Lawmaker wants to put railroad fixes back on track

Sunday, October 1, 2006

Kirk D . Richards


When someone calls to report a problem with railroad tracks, local governments can do little.

A city or village can’t hire a contractor to fix the problem because the tracks are private property.

Still, it’s private property that affects public transportation.

"Railroads are the only private entity that can cross highways and have their own special right of way," said state Rep. Larry Wolpert.

Wolpert, a Hilliard Republican, is trying to give local governments more power to deal with problem railroad tracks through House Bill 637, which he recently introduced.

Under the bill, local governments could file complaints with the Public Utilities Commission of Ohio, which would be directed to investigate. PUCO would notify the railroad company of any problems and set a deadline for them to be fixed. Failure to comply would result in fines of up to $10,000.

"It’ll give the local governments that have railroad tracks running through their jurisdictions more teeth in dealing with these issues," Wolpert said.

Grove City Mayor Cheryl Grossman said that over the years, she has had difficulty getting railroad companies to quickly fix hazards at crossings.

Just this month, a man fell out of his wheel- chair when he came across a steep bump while trying to cross the tracks at Park Street. Bill Sherrod was knocked unconscious. When he awoke, a couple was calling 911 and cleaning up some of his blood.

"There could’ve been a train coming," said Sherrod, who said his wheelchair was trapped by the same tracks in the spring.

He lives on Park Street west of the tracks and needs to cross them to reach downtown if he wants to shop or go out for breakfast. His legs are amputated at the knees.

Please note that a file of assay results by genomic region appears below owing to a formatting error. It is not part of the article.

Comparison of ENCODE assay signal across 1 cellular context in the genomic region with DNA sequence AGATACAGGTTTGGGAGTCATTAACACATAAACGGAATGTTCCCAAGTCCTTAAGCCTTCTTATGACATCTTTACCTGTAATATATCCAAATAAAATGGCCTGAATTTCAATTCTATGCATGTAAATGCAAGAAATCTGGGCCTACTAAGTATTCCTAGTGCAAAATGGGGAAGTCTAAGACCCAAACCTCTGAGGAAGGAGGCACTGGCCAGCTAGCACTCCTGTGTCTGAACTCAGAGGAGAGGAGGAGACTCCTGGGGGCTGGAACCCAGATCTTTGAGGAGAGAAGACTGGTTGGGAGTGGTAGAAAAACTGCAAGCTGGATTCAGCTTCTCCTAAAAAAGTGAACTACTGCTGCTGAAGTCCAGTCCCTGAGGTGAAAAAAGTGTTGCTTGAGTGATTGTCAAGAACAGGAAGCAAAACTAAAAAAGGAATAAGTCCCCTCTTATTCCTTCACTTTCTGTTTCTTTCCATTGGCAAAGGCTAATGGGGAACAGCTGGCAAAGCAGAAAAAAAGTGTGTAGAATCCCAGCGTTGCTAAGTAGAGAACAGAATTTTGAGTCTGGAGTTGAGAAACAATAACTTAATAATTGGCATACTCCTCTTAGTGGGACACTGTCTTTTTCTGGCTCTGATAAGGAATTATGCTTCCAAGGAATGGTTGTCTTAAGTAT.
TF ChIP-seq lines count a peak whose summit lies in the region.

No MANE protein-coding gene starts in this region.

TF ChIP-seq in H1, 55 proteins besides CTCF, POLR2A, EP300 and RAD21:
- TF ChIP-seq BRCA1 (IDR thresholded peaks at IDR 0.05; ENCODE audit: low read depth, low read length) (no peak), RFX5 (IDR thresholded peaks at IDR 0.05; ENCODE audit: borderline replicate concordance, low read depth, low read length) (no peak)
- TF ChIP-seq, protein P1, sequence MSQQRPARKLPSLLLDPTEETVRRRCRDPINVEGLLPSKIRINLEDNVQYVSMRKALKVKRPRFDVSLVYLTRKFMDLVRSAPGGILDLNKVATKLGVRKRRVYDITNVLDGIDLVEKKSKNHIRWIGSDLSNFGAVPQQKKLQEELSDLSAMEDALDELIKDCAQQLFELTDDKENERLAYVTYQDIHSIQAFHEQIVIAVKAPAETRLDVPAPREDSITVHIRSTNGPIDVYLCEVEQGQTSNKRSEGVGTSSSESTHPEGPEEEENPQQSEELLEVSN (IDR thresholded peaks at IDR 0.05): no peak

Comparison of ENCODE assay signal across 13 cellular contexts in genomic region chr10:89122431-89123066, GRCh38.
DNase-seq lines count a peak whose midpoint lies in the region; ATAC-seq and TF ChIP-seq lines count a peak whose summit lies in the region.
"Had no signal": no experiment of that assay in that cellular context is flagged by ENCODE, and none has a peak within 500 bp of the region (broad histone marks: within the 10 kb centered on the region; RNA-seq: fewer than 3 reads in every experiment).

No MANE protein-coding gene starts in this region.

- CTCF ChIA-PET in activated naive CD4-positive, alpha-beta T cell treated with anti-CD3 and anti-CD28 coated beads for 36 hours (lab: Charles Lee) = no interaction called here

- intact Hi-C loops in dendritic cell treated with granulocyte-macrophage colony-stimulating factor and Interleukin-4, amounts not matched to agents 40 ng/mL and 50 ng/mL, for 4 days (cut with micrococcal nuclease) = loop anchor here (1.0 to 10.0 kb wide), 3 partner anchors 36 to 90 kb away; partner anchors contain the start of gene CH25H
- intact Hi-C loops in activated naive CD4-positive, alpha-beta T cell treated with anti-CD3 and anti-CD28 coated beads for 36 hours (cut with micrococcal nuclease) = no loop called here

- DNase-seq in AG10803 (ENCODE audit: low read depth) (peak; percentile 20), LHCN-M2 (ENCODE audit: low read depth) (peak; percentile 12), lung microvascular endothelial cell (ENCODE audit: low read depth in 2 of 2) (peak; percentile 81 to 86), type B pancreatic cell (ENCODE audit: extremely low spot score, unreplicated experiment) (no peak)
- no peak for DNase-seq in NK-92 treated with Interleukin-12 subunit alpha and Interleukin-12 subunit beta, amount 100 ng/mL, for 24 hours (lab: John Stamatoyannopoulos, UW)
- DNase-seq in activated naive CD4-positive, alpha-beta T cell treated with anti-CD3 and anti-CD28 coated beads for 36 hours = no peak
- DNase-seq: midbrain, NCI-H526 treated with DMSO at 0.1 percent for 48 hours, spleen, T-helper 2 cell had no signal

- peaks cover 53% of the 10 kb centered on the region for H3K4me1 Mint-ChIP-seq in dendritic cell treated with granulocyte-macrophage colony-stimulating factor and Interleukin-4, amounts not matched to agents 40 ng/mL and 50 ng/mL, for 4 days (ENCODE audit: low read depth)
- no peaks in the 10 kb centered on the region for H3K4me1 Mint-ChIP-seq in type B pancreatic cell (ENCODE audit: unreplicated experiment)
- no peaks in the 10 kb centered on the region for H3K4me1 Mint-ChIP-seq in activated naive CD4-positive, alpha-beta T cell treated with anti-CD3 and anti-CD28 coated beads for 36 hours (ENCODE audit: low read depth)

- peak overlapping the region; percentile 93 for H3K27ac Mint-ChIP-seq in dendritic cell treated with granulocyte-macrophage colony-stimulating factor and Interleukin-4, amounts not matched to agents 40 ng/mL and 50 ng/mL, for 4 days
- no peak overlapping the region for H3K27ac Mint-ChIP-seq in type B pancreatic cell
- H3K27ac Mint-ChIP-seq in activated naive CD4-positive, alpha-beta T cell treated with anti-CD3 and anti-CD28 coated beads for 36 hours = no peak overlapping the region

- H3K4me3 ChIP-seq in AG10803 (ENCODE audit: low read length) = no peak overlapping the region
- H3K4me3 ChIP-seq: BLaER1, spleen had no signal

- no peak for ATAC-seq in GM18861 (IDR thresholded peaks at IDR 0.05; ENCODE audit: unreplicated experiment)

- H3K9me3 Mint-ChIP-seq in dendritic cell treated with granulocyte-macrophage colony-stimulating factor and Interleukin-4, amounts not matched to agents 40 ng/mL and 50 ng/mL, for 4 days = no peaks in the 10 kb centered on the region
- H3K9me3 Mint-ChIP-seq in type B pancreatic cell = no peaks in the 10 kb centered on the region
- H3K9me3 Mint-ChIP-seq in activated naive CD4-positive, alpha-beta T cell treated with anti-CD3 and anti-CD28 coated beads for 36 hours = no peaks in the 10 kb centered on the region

"I’m afraid to go over them anymore," Sherrod said. "I guess I’m stuck on this side of the tracks."

The mayor is not ready to concede.

"It’s important for the railroads to know that they can’t compromise the safety of our residents," Grossman said.

Gary Sease, a spokesman for CSX Transportation, which operates a 22,000-mile railroad network in the eastern United States, said that he needed to check on the proposed Ohio legislation but didn’t have any concerns with the concept.

"I would hope we would be responsive enough that we wouldn’t have to worry with fines or penalties," said Sease, whose company is based in Jacksonville, Fla.

Currently, local governments can send letters to the companies and then, after trying to resolve the issue through PUCO, take them to court.

But municipalities and townships aren’t able to do the work themselves.

"Most local governments don’t typically have the expertise for that," said Shana Eiselstein, a spokeswoman for PUCO. "And it would require them to shut down a crossing, which they shouldn’t be doing."

The legislation would allow for an appeals process. A railroad company could challenge the findings in a hearing. However, if the problem is an emergency, PUCO could shut down a track before a hearing.

Vicky Moore, of the Angels on Track Foundation in Salineville, objects to changes the legislation would make to the policy on brush near railroad tracks. The current law states that plants must be cleared on 600 feet of each side of railroad tracks, she said, but the proposal would require clearing brush, trees and weeds only if they are "materially obstructive."

"It gives the railroads and PUCO the ability to determine what an obstruction is," Moore said.

The issue is personal for Moore, whose son, Ryan, was killed by a train in 1995. He was riding in a car with her eldest son, Jason, who pulled up to a northeastern Ohio crossing and couldn’t see the train coming because trees blocked his view.

Wolpert is still considering amendments but noted that there are industry standards for railroads that he wants the bill to follow.

"It’s not going to be based on somebody driving over some tracks and saying, ‘Oh, this feels bumpy,’ " Wolpert said. "This is about safety."


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